Passero had entered both Foxy Money and Trail Fox in Saturday's Sunny's Halo, a 6 1/2-furlong overnight stakes for Canadian-foaled 2-year-olds. When it became apparent that the Sunny's Halo would not fill, Passero switched the two horses to the one mile and 70-yard prep for the Display Stakes, which also failed to attract enough entrants.

But while Foxy Money and Trail Fox will be staying in the barn this weekend, Passero will be represented in the Coronation, with Ashlee's Cat, running for owner-breeder Colebrook Farm.

"He will be going in excellent shape," said Passero, who sent out Ashlee's Cat to a fifth-place finish behind stablemate Bright N Golden in the 6 1/2-furlong Silver Deputy in his last start on Sept. 5.

"He missed a little bit of time after that," said Passero, who sent out Ashlee's Cat to works of one mile on Oct. 22 and six furlongs on Oct. 29.

"Nothing's been proven, but I think he's a two-turn horse."

Bright N Golden also had been pointing for the Coronation, but is not among the entrants.

"He just wasn't quite right," said Passero.

Turf races switched to main track

Sunday was scheduled to have been the last day of turf racing at the meeting, with the one-mile Labeeb, one of three grass races on the card, being the supporting feature.

That all changed late Friday afternoon when Woodbine management, after consultation with the jockeys, announced there would be no more turf racing this season. The dormant and unstable nature of the course was cited as the reason for cutting short the turf season.

The Labeeb now will be run over a mile and 70 yards on the main track and presents an even better opportunity for Sky Diamond to top off a stellar campaign.

A 5-year-old gelding, Sky Diamond was claimed for $35,000 in July of 2004 and has won seven of his 14 subsequent starts and more than $350,000 for owner Roger Patten and trainer Sid Attard.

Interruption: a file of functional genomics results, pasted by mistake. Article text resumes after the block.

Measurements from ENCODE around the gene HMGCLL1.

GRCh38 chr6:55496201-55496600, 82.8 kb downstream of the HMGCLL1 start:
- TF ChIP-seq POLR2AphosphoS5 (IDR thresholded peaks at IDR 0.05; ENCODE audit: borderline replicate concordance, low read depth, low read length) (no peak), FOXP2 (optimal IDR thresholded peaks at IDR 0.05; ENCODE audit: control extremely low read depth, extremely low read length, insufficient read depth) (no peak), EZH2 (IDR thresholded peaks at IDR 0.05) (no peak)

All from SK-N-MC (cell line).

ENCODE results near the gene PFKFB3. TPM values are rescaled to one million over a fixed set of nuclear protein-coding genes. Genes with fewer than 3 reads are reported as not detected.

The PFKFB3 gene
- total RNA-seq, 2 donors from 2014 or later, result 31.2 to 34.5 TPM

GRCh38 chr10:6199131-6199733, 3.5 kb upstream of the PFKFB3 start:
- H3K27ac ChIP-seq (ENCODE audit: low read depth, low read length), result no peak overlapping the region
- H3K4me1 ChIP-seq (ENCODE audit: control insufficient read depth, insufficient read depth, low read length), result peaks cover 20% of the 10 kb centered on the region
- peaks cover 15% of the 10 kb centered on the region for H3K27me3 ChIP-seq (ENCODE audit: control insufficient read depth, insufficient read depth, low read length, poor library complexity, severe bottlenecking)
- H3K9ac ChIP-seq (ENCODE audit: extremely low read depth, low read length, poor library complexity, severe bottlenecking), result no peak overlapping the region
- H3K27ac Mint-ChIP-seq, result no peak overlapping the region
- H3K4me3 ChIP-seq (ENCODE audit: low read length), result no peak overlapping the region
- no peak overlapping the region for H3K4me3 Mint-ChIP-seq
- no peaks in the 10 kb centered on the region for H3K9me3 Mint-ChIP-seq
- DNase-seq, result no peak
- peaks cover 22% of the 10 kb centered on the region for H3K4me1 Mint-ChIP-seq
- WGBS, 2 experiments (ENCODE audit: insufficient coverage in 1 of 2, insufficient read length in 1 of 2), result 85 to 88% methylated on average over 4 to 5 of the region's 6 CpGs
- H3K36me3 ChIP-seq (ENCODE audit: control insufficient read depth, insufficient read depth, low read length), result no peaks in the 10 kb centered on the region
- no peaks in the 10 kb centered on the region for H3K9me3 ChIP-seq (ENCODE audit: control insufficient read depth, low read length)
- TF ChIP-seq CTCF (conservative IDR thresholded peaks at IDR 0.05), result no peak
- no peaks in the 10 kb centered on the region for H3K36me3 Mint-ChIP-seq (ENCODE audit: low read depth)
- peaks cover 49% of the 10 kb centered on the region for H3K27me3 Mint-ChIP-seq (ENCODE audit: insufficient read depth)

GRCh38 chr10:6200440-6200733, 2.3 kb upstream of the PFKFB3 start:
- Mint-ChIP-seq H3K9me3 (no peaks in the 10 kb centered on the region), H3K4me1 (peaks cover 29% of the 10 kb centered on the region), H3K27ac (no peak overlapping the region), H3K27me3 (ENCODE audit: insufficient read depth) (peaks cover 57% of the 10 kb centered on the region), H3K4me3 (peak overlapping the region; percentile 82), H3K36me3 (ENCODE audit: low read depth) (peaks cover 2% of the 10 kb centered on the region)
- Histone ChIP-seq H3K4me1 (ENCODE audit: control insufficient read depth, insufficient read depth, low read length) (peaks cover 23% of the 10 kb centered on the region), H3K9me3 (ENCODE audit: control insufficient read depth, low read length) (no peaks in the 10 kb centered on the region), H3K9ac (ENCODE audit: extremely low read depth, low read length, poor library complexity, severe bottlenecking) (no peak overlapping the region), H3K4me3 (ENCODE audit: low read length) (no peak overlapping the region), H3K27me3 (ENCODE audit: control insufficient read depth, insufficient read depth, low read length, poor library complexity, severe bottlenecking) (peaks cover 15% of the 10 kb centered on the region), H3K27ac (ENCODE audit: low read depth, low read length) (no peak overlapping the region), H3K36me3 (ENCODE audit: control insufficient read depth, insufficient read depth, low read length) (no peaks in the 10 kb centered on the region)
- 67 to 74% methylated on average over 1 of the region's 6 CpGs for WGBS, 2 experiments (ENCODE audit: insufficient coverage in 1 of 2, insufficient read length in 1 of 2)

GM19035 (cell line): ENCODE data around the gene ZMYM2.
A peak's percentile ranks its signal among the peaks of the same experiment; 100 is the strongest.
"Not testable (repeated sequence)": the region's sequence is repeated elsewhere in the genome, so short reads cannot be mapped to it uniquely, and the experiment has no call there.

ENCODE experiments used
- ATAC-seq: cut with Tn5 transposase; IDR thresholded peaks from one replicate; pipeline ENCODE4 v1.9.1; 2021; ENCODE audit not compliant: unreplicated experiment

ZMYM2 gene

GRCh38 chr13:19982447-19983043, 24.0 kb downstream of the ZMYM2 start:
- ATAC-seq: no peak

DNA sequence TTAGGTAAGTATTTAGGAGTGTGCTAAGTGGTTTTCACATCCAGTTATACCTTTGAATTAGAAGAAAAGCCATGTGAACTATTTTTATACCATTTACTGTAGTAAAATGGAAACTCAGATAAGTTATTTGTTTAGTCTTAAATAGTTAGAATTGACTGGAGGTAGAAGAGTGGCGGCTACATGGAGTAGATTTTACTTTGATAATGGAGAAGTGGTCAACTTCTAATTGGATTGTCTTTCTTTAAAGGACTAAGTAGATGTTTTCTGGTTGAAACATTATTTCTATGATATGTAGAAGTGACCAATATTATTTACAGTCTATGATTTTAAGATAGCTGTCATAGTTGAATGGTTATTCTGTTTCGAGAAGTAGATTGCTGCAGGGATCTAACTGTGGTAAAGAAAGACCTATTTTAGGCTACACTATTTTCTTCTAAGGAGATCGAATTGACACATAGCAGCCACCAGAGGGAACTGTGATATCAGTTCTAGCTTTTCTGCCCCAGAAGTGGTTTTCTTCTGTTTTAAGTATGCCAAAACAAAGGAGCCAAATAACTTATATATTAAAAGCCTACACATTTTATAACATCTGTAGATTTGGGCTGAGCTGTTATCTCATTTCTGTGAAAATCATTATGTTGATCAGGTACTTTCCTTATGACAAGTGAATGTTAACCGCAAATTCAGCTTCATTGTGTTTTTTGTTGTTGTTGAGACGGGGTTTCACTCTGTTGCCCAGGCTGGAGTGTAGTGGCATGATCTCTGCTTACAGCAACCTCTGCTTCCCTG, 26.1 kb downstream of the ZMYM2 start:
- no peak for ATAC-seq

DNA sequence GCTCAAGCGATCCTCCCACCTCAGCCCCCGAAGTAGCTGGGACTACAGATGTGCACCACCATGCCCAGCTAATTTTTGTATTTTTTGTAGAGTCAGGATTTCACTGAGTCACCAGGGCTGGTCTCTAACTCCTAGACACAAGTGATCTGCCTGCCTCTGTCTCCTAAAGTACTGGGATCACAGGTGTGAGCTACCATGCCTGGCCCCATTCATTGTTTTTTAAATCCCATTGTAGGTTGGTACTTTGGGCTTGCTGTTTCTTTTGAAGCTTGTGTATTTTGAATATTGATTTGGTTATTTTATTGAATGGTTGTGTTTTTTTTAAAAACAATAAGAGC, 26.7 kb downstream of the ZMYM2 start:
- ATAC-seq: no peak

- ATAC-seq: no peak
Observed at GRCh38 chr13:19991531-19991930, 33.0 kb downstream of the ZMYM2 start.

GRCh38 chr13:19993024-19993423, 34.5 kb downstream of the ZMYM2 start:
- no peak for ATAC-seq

Four of those successes and more than $200,000 resulted from seven appearances this year but while Sky Diamond has defeated stakes-caliber opposition in allowance races he has come up short in his stakes appearances.

Sky Diamond had not started on turf since winning over one mile in his seasonal bow back on May 23.

River Boat's adieu

River Boat didn't quite go out a winner, but his second-place finish in a $40,000 claiming race here Thursday marked an honorable conclusion to a lengthy career.

A 12-year-old gelding owned, trained, and bred by Frank Huarte, River Boat was making his 102nd start and retires with a record of 12 wins, 19 seconds, 11 thirds, and a bankroll of $721,874.

"I'm so proud of this horse," said Huarte. "We will find a nice home for him; he deserves it. He's been like a pet."

River Boat had been lightly campaigned in recent seasons, mainly because of a lack of suitable opportunities going long on turf, which has been his specialty.

"He's still a very, very sound horse," said Christopher Huarte, son and assistant to River Boat's trainer. "We'd planned all along that this was going to be his last race."

Neither Huarte hesitates when asked his fondest memory of River Boat's career.

"The Niagara," they say.

River Boat won the Grade 2, $300,000 Niagara, a 1 1/2-mile turf race, at age 7.